The apparent unfathomable nature of the ocean is what first attracted me to marine biology; the mystery of the unknown. The vast depths of the ocean still hold so many secrets and I find great excitement in the exploration of these alien worlds. This week, a team of scientists describe the first record of the pocket shark, Mollisquama sp, from the Gulf of Mexico. It is only the second one we have ever seen!
The first pocket shark specimen, a 40cm mature female, was collected from the Nazca Submarine Ridge in the southeast Pacific Ocean in 1984. It was subsequently used to describe that species and until now was the only specimen ever recorded. It would be 26 years until scientists came across the second, an immature male of just 14.2cm. In 2010, a midwater trawl survey operating in the northern Gulf of Mexico, captured this shark whilst exploring the animals associated with sperm whale aggregations. The specimen was identified as a kitefin shark and it was retained for later identification. This most recent paper is the description of that specimen.
Pocket sharks are not your average shark to say the least. Their overall appearance is intriguingly weird. A small ventrally located mouth, mysterious slits behind its pectoral fins and a rather rotund shape. Unsurprisingly we know very little about this shark. Here is what we do know though.
The pocket shark, whilst very small and probably could fit in your pocket, does not get its name from its small size. Instead, the pocket shark has an entirely unique pocket glad situated internally just above its pectoral fins (see drawing above). External slits just behind the pectoral form an opening for to an internal pocket. There are very few cases of such structures in sharks and its possible function is even weirder still.
There is only one other species of shark that posses a similar gland, the taillight shark (Euprotomicroides zantedeschia). Upon capture of this species it has been observed that a blue luminous fluid was excreted from its openings. It is believed that this fluid is used to either attract prey or to elude predators. Now the orifice in the pocket shark is very similar to that of the taillight shark and could indeed be used in a similar fashion. This luminous effect has not been observed and the authors also speculate it may house secretory pheromones used to attract mates in the dark deep-sea.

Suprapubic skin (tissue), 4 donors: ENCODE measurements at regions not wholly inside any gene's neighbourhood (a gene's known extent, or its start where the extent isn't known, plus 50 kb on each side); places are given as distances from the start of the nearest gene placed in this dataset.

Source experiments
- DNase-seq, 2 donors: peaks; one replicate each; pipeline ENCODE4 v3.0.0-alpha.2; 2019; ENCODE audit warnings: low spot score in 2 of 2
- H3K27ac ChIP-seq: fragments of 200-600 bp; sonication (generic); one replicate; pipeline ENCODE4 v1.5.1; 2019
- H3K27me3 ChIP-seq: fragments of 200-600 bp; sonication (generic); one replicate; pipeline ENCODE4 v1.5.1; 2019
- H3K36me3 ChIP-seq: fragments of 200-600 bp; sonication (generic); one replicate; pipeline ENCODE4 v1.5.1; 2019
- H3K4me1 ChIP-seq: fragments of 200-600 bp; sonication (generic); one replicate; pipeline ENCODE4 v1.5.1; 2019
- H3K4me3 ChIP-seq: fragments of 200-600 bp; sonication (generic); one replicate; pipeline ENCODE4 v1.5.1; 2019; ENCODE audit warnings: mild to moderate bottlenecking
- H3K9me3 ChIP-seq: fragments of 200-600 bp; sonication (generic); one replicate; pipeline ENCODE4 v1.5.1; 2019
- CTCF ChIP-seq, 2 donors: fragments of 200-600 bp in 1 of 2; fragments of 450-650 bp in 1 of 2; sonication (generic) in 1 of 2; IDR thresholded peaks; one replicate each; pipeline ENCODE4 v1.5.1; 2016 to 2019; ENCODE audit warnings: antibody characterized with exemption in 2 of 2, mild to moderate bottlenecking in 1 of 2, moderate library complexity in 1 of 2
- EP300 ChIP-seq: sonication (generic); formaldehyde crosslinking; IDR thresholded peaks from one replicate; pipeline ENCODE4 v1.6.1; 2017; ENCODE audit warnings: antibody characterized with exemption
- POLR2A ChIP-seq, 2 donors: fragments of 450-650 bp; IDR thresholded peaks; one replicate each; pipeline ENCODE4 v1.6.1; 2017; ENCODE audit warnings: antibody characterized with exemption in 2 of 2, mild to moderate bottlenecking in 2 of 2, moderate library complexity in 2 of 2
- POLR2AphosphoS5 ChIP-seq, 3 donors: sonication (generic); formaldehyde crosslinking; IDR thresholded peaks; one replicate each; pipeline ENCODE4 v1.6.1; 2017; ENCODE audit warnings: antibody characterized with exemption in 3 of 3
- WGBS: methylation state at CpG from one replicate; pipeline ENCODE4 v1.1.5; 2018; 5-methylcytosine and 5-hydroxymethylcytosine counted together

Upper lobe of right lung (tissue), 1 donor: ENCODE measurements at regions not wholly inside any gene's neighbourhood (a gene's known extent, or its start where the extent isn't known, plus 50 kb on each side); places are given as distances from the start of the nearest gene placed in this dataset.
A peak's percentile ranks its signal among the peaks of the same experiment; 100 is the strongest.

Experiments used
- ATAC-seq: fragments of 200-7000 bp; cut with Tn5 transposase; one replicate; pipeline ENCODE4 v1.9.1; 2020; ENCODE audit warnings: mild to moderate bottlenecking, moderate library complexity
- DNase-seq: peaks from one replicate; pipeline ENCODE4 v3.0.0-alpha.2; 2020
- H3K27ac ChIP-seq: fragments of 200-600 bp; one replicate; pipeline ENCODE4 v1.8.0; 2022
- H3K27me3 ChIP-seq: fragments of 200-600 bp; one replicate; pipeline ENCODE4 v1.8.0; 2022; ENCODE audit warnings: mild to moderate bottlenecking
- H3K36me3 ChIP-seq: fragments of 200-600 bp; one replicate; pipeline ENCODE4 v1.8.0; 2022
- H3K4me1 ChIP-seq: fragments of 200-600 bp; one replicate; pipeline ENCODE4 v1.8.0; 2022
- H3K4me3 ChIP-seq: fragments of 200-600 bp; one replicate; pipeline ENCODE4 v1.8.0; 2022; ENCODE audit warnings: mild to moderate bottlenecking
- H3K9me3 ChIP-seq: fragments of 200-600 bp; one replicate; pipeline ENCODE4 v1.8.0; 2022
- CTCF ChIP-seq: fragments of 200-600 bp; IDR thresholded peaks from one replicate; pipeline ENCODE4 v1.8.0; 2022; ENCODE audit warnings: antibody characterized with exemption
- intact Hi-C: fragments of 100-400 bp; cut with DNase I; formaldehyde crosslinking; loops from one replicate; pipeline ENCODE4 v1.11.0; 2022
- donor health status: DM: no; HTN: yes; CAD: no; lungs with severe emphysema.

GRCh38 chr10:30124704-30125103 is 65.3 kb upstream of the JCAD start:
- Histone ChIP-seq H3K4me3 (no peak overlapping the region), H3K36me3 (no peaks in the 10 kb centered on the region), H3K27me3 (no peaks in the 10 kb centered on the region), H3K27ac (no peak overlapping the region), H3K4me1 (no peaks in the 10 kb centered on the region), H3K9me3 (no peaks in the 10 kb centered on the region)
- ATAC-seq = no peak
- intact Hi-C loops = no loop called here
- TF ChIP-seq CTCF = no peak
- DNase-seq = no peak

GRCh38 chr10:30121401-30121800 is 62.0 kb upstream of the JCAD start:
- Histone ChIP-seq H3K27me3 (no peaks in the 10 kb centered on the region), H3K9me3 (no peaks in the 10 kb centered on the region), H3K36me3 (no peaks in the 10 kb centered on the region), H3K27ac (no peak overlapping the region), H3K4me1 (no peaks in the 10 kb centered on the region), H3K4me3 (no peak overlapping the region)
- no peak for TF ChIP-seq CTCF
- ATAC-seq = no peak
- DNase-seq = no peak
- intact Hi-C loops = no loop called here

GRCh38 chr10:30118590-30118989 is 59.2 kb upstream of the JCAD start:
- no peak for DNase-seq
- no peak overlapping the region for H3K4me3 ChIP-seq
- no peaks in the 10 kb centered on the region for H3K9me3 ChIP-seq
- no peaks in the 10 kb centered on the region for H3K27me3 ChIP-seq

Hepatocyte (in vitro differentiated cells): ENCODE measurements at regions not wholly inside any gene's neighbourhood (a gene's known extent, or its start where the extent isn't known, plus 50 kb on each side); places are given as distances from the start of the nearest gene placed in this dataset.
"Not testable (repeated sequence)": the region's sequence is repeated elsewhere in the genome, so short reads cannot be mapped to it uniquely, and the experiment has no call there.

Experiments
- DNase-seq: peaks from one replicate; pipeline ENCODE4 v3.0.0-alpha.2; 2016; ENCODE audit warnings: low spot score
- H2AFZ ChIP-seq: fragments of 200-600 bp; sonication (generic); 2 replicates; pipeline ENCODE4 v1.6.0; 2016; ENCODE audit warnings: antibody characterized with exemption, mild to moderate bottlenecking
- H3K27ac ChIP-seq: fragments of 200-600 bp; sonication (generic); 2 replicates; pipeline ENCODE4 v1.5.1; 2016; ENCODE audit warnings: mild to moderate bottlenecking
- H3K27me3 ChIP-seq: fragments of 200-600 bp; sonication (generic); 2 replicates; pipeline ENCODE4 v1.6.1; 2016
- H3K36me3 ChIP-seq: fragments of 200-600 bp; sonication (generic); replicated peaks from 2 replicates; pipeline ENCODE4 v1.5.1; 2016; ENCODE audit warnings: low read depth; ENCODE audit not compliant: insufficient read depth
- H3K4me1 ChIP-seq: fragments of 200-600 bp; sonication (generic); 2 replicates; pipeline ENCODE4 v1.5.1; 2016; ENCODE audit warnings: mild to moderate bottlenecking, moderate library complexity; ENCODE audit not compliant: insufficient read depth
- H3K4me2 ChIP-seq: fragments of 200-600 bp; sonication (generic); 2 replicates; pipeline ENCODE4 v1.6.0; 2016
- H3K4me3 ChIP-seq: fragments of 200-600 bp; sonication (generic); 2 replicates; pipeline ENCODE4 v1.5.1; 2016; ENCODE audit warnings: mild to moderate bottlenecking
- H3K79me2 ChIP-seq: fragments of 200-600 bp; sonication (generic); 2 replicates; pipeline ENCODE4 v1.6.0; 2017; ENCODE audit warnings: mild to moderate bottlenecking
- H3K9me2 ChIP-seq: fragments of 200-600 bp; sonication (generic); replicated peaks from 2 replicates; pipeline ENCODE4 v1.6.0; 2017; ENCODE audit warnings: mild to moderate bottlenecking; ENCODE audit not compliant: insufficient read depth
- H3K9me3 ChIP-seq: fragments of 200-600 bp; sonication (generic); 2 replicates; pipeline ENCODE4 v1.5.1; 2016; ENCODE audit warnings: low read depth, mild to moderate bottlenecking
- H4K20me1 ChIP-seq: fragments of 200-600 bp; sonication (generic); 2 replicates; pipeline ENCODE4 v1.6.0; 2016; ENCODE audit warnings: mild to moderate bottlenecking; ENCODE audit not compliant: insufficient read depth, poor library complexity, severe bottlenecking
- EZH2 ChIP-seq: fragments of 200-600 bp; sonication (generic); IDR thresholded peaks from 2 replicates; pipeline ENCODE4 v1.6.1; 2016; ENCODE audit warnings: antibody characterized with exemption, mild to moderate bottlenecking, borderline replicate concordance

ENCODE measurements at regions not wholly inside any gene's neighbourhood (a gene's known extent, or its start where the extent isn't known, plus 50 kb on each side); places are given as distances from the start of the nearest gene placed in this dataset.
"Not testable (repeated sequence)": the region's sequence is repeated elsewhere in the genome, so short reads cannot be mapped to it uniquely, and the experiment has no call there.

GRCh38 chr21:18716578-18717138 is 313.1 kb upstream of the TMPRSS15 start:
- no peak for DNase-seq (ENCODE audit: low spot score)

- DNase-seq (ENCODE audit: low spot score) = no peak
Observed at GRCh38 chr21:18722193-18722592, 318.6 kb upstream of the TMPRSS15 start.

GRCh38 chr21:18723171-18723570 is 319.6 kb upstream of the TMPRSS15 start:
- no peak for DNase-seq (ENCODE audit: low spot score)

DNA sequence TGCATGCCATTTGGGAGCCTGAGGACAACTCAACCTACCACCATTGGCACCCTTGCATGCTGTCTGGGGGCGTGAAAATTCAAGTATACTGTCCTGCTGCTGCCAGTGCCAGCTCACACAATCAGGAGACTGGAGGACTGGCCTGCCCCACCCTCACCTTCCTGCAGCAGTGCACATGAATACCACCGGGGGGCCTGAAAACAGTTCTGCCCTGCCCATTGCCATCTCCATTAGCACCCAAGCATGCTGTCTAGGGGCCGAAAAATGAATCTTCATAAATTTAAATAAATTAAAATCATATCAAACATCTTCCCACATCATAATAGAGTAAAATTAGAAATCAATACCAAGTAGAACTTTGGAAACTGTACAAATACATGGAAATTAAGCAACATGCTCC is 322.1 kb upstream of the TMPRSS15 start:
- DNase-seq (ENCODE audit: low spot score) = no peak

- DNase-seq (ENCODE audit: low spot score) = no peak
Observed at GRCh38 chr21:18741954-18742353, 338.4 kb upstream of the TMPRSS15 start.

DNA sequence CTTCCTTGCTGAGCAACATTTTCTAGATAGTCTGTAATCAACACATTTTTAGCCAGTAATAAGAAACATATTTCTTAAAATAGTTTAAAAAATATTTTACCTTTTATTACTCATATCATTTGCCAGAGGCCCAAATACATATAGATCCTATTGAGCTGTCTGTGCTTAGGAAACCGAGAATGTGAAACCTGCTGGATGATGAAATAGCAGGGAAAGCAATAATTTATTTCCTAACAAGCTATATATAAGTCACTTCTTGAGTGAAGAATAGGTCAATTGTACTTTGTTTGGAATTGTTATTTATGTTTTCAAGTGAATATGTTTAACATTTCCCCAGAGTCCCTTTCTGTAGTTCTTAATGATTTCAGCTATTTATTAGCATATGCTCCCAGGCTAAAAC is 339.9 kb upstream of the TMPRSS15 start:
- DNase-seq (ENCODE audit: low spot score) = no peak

Not only does this shark have a potential pocket of glowing fluid, it also appears to have glow in the dark cells on its belly, other wise known as photophores. These photophores are common in other sharks, see other post on glow in the dark sharks, and are typically used for camouflage, communication or prey attraction.
From the collection of just two specimens from this genus, it looks like it is a mid-water deep-sea shark. The first specimen was collected at a depth of 330m, about 2000m above the seabed. The second specimen was caught at 580m at about 2500m above the seabed. The two areas in which these two sharks were caught were very different though. One area is a cold subantarctic Humboldt Current, where as the Gulf of Mexico is typically a warmer body of water.
The differences between the two specimens of pocket shark caught seem to be too different to confirm that they are the same species. The authors can not eliminate the possibility of sexual differences within the group. For now the shark has been given the name Mollisquama sp as some of the features within the Gulf specimen are not recorded on the Pacific specimen. This is rather exciting though. This specimen of shark could actually be a new species. It will take DNA evidence and other specimens to confirm this, so keep your eyes to the deep for more updates.
Paper can be found here:
First record of Mollisquama sp. (Chondrichthyes: Squaliformes: Dalatiidae) from the Gulf of Mexico, with a morphological comparison to the holotype description of Mollisquama parini Dolganov
Official Press Release here: http://www.nmfs.noaa.gov/stories/2015/04/04_23_15pocketsharks.html
4 thoughts on “Second ever pocket shark discovered”
So do you think they are widespread (first being found in Pacific) and largely unknown because of habits?
Yeah, I think they are much more common that we think. They are either deeper than our fishing efforts, or are widely ignored due to their small size. It will be interesting to see if reporting increases with increased media coverage.
That’s awesome. I was about to ask if those were photophores on its stomach and the next picture was of it bioluminescing
What a cool shark! Great post!